The Finger Post Travel (August 20, 2017)
(Kigali, Rwanda, July 25-27, 2017)
“No! I don’t want to touch Mobutu’s painting!”
It had become a running joke, but unlike “Get ‘er done” or the original “yes guy”, it actually was funny with each telling. I was touring the Presidential Palace Museum in Kigali, the one time residence of former Rwandan dictator Juvenal Habyarimana. And with me were a Finnish guy, an elderly Rwandan woman, and four young men from Cameroon who made it quite clear that they wanted nothing to do with the numerous trinkets and gifts given to Habyarimana by the former dictator of Zaire, Mobutu Sese Seko. With each stop there would be some tacky painting or display that Habyarimana had received over the years (his reign lasted from 1973 to 1994). And it quickly became a running joke: the tackiest pieces in the museum seemed to always come from Mobutu. We discovered that Mobutu gave Habyarimana a pet python (because why the hell not) and Habyarimana went so far as to build a pond for Mobutu’s python in his back yard (I won’t lie, if I ever start a heavy metal band I may just call it Mobutu’s Python).
But with each joke I found myself appreciating the simple fact that, at least in some small way, there was justice in the world. I had to appreciate the fact that Mobutu Sese Seko’s legacy was firmly entrenched in the minds of Africans. Time was not going to rehabilitate his image. He would not be forgotten as one of a long line of corrupt post colonial dictators. No. He was so much more…and history wasn’t about the let him off the hook.
But maybe things were a little different in the Democratic Republic of Congo when you talked about Mobutu. I doubt anyone really misses him, although if the Republic of Georgia taught me anything it was that anything is possible. But I wondered if the memories of his brutal rule were a little more…raw to the Congolese. And from what I could tell Mobutu wasn’t exactly a subject of humor to Rwandans either. Sure we (and by we I mean the Finnish guy and the four guys from Cameroon) were laughing at the idea of a crackpot dictator giving another crackpot dictator a python as a gift. It was humorous to us: the most absurd gift ever given to an African leader. At least until this happened earlier this year:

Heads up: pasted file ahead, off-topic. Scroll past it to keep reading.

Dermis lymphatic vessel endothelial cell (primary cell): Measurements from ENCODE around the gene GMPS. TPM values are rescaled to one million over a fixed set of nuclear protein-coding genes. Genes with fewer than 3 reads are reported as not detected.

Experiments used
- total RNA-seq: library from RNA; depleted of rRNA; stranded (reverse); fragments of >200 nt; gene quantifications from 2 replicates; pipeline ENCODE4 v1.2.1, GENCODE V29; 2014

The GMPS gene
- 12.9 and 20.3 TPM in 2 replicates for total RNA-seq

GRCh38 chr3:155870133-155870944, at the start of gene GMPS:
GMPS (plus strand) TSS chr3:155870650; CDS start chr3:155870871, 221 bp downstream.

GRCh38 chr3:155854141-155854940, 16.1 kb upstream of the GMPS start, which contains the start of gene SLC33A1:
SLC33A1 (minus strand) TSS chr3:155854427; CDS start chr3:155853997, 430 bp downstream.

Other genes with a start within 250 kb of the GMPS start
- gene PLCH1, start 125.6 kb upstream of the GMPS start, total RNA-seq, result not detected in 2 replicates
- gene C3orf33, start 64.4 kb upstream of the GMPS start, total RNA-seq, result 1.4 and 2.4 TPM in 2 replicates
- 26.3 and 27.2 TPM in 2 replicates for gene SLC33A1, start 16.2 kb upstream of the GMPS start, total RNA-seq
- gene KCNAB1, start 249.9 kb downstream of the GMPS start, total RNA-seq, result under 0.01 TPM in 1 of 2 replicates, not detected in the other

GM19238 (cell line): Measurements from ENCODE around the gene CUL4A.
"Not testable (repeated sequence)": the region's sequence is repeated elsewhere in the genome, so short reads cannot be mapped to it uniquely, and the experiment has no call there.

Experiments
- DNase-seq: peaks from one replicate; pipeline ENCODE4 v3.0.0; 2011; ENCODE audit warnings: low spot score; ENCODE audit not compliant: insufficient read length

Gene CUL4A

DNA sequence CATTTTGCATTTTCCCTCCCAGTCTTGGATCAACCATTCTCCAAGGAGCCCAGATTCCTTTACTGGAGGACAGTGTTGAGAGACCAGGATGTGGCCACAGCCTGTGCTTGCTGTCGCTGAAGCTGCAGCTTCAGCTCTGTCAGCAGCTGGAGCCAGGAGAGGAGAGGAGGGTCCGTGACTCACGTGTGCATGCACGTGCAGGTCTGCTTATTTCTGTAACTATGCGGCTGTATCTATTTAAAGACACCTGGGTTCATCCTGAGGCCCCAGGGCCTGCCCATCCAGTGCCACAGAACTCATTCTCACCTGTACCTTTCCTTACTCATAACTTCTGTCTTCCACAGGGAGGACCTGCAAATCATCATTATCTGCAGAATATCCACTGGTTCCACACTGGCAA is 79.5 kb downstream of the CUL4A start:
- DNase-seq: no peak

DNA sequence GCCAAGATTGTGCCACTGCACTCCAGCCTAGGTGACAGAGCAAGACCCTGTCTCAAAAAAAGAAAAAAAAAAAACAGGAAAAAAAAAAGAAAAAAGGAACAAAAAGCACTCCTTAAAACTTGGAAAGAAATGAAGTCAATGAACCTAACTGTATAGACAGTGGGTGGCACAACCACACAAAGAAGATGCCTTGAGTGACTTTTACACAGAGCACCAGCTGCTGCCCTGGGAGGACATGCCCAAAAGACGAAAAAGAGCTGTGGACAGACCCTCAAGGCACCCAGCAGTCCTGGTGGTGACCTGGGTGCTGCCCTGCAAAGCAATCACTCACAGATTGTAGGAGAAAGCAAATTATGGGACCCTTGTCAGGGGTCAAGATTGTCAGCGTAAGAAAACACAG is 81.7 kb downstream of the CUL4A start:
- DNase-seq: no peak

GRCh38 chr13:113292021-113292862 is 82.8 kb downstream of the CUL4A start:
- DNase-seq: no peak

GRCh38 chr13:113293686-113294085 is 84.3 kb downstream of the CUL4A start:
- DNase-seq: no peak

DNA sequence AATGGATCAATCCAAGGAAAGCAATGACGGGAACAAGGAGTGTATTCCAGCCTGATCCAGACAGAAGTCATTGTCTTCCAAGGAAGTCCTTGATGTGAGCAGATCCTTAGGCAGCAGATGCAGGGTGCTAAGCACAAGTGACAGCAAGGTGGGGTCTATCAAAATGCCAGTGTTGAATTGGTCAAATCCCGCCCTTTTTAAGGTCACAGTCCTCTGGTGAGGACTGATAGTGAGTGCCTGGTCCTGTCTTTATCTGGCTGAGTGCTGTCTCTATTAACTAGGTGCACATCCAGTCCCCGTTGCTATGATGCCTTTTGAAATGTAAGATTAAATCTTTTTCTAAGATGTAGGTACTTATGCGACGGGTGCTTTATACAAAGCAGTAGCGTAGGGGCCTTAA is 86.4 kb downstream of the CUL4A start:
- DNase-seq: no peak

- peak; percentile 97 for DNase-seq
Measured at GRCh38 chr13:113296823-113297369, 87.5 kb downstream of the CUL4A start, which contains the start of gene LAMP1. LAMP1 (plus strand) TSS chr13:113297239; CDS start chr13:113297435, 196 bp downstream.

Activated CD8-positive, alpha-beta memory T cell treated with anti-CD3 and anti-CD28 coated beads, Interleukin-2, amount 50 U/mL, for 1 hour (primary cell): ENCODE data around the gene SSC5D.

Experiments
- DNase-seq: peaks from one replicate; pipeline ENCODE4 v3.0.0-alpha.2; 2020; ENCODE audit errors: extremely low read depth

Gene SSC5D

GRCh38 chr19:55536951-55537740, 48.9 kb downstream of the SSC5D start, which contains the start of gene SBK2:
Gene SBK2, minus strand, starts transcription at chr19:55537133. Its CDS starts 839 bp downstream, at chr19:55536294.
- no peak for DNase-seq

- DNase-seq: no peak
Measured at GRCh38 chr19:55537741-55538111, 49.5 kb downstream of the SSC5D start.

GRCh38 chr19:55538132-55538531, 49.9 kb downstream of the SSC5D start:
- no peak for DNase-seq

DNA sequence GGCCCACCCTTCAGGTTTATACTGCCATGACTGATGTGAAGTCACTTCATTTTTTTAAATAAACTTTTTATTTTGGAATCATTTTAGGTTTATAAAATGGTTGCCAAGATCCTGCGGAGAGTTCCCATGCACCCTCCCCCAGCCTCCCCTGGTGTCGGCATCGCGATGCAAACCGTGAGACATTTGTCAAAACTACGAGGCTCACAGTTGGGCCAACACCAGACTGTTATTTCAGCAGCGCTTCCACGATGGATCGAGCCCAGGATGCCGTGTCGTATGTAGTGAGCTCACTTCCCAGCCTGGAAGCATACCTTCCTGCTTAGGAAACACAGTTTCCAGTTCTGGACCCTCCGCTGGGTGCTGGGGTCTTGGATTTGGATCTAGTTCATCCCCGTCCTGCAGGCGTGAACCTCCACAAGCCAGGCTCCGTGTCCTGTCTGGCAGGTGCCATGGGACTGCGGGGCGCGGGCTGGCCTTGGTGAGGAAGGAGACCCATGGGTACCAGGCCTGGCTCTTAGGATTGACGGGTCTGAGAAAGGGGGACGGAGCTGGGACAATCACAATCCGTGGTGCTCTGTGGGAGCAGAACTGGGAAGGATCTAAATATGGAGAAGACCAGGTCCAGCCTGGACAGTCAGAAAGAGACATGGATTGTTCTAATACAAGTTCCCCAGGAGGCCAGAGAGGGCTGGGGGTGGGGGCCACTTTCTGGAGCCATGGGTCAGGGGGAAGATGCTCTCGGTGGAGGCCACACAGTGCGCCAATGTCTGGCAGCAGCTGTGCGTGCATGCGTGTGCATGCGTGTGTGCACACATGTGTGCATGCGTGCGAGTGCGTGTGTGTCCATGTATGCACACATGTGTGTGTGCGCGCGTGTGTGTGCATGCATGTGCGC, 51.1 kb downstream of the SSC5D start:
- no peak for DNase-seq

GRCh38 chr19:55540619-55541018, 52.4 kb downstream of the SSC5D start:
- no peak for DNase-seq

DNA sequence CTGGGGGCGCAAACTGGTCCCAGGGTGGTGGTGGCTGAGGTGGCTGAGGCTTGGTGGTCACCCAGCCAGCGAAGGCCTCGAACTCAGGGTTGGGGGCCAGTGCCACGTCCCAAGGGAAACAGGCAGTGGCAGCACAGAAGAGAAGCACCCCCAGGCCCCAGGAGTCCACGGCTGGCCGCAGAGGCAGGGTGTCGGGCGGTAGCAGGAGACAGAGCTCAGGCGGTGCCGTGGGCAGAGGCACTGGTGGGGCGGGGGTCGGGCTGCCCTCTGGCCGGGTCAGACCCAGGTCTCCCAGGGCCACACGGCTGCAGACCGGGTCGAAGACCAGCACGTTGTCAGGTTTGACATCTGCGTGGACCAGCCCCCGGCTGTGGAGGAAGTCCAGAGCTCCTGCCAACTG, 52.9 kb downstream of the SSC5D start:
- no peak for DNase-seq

But like so many things in Rwanda, laughter often masks the pain. The elderly Rwandan woman never once cracked a smile during the tour. Not once.
I suddenly felt guilty. Sure Mobutu may have been a joke to these folks from Cameroon. But he was just one more piece of the puzzle in Rwanda: a puzzle that ultimately made up a picture of pure carnage and genocide. I almost even started to feel bad for Mobutu’s python. After President Habyarimana was assassinated on April 6, 1994, an event that triggered the Rwandan Genocide, Mobutu’s python disappeared. Nobody knows what happened to it, although considering how bad things ended up being, one can imagine life was probably hard for an orphaned 300-pound python in Kigali. But our guide did mention that there were rumors that Mobutu had sent some men to recover the python and bring it home to Zaire. Oddly enough, that just made the story more depressing. Sure, I was sort of glad that maybe the python might have lived a life of relative luxury after being uprooted during the Rwandan Civil War…but didn’t anyone care about the rest of the country? It just added to the absurdity of the tragedy that was Rwanda. After the murder of ten Belgium peacekeepers the UN decided they didn’t want another Somalia on their hands and abandoned the nation. Soon Western nations sent soldiers to evacuate foreign nationals, all the while many Rwandan Tutsis begged for their lives. At a technical school in Kigali, some 2,000 Tutsis sought refuge. The school was guarded by Belgian peacekeepers and they knew that as long as the Belgians were there they were safe.
Strike that. They thought they were safe.